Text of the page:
Circuit board patch welding

Circuit board patch welding

Product Details

When it comes to circuit board PCBA patch soldering, everyone is familiar with it. With the advancement of the times and technology, more and more circuit boards now use patch soldering components. SMD components are more and more popular for their small size and easy maintenance. But for many people, they are "feared" by SMD components, especially for some beginners, because they think they do not have the ability to solder components, and they feel that it is not as easy to solder and grasp as traditional in-line components. In fact, These worries are completely unnecessary. Because there is not only manual welding but also machine welding, different methods are adopted according to different needs.

At present, there are two main welding methods, the details are as follows:

One is manual soldering. The PCBA patch soldering method is to first tin the pad with an electric soldering iron, then clamp one end of the chip component with tweezers, and use the soldering iron to fix the other end of the component on the corresponding pad of the device. Wait for the solder to cool slightly. Then remove the tweezers, and then solder the other end of the component with a soldering iron.

The second method is machine welding. The method is to make a missing stencil, print the solder paste on the circuit board, and then place the soldered chip components by hand or machine mounting, and finally pass The high-temperature soldering furnace solders the SMD components.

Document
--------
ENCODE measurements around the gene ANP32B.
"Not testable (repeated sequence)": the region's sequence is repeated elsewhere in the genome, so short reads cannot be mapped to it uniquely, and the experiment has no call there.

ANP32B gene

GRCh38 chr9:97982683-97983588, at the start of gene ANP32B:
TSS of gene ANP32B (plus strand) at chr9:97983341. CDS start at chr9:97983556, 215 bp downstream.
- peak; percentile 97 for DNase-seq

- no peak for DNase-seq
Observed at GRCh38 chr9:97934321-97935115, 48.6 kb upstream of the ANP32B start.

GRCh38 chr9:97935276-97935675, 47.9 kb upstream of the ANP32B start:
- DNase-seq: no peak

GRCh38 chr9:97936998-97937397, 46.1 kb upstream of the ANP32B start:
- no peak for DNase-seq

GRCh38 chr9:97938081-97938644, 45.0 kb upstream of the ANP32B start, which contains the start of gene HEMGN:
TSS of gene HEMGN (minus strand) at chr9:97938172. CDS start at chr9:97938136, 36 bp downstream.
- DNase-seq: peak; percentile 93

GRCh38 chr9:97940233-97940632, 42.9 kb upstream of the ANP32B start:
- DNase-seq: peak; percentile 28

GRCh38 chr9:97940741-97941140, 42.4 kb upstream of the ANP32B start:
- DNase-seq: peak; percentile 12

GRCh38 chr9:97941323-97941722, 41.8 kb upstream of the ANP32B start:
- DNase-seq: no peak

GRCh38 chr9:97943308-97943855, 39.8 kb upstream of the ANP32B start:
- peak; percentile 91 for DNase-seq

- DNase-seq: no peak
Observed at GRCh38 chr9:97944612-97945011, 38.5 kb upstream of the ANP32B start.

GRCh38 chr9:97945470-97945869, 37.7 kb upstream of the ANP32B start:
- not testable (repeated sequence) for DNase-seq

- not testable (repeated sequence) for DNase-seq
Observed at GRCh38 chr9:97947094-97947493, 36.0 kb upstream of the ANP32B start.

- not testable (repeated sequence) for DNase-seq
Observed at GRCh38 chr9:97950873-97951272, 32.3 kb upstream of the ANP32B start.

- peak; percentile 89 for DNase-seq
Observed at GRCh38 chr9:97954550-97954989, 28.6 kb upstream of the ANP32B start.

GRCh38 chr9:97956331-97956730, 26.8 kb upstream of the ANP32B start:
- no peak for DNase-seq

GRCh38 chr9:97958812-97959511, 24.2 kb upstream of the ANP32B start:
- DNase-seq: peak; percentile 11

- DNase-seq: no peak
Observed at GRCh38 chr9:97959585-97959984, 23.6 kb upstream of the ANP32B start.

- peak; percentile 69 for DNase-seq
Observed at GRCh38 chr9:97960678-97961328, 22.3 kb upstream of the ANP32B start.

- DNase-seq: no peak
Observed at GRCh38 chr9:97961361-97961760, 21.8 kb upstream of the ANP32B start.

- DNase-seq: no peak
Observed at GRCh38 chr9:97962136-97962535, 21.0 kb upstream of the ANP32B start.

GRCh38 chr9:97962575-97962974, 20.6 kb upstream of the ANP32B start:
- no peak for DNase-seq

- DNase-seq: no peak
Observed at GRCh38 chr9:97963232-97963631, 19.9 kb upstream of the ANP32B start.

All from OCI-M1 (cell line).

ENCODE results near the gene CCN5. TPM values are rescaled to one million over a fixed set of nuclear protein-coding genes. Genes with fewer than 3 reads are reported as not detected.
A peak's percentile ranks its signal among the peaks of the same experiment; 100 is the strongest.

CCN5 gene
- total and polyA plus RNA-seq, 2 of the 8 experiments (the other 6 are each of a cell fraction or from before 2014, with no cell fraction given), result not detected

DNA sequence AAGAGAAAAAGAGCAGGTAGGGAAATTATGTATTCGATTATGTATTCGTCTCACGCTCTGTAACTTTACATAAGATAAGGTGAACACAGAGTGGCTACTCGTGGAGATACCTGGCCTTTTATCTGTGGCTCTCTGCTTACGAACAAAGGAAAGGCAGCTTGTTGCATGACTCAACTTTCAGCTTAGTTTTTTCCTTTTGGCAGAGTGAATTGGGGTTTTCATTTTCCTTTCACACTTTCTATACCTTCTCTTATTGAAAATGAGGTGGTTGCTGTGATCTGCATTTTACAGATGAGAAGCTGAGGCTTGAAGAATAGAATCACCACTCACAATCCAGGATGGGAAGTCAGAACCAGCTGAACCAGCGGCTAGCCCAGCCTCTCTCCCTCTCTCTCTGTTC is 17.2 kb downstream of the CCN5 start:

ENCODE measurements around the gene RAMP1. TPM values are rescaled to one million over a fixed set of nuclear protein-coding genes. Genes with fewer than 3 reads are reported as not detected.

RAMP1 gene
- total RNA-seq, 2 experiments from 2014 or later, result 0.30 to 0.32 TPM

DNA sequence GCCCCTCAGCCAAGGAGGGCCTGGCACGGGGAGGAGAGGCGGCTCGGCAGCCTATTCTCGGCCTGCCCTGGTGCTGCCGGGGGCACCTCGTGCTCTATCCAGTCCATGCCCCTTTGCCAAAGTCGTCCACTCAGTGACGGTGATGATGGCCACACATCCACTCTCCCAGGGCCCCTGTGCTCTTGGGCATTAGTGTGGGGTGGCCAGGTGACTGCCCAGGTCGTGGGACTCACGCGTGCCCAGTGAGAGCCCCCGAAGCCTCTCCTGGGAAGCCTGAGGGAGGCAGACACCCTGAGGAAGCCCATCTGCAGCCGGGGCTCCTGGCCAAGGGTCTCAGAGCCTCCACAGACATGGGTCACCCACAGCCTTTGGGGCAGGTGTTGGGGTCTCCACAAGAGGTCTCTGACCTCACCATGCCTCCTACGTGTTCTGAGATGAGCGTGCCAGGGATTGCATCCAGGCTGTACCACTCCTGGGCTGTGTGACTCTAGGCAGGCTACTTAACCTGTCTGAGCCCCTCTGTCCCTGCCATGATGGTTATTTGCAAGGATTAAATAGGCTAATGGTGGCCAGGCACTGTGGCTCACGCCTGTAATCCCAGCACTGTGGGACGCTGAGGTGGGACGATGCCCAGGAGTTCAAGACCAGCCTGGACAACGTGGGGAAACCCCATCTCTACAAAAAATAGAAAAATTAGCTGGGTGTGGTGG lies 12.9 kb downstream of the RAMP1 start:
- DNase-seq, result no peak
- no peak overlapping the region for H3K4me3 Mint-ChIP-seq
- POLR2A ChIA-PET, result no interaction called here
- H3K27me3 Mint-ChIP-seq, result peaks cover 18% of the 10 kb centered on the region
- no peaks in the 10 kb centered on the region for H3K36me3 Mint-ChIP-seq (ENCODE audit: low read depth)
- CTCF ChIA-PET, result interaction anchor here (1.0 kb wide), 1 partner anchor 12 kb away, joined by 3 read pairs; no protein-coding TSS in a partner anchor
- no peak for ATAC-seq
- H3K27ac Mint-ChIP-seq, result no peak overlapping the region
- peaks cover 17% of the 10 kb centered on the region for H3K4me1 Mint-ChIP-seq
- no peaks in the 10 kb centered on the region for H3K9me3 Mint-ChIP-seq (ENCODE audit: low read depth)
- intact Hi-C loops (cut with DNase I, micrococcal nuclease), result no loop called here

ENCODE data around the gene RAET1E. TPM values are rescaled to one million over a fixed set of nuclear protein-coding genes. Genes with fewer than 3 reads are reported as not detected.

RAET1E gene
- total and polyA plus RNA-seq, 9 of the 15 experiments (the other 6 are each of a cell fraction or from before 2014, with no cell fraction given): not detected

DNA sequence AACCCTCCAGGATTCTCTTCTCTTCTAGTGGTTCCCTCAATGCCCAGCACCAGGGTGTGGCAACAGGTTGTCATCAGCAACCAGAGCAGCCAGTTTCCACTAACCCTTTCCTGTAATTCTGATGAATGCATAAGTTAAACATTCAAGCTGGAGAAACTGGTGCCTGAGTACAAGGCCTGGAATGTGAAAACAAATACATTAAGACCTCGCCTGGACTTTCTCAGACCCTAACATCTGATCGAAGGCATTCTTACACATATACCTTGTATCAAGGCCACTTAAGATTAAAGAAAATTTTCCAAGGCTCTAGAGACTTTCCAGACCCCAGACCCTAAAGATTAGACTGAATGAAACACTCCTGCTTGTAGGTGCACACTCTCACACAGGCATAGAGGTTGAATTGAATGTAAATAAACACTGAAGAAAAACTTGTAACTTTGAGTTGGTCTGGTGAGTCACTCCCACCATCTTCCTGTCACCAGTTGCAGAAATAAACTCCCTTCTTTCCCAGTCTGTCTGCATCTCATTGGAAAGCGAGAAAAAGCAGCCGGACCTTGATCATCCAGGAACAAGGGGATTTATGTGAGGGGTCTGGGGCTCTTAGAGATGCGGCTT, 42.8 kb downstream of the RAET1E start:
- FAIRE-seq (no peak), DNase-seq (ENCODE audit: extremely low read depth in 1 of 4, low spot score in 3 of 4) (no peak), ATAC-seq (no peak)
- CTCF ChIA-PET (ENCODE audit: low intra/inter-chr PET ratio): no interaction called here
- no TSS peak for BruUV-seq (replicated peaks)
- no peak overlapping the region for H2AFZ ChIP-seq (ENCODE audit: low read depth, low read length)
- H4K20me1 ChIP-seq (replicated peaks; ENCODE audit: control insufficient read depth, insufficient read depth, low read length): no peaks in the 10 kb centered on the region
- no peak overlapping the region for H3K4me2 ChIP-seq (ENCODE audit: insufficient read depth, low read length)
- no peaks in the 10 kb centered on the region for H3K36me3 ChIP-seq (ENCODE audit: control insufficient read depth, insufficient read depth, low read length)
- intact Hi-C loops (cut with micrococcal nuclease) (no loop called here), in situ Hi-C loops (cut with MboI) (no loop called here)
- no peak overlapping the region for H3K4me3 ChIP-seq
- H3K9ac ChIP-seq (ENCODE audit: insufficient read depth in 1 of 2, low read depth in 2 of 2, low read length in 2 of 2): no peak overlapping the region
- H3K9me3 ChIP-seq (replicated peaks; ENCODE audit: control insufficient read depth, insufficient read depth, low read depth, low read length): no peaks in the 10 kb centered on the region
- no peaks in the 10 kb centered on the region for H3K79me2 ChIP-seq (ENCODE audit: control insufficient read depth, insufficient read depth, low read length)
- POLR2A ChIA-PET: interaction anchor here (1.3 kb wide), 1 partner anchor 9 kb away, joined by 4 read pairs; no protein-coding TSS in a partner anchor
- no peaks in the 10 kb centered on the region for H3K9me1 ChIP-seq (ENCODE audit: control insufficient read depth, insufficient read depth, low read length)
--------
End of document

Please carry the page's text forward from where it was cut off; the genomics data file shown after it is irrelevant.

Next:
Circuit board, circuit board, PCB board, PCBA patch welding technology in recent years, the development of electronic industry process, you can notice a very obvious trend is reflow soldering technology. In principle, traditional plug-in parts can also be reflow soldered, which is commonly referred to as through-hole reflow soldering. The advantage is that it is possible to complete all solder joints at the same time, which minimizes production costs. However, temperature-sensitive components have limited the application of reflow soldering, whether it is plug-in parts or SMD. Then people turn their attention to soldering. In most applications, selective soldering can be used after reflow soldering. This will be an economical and effective way to complete the soldering of the remaining plug-in parts, and it is fully compatible with future lead-free soldering.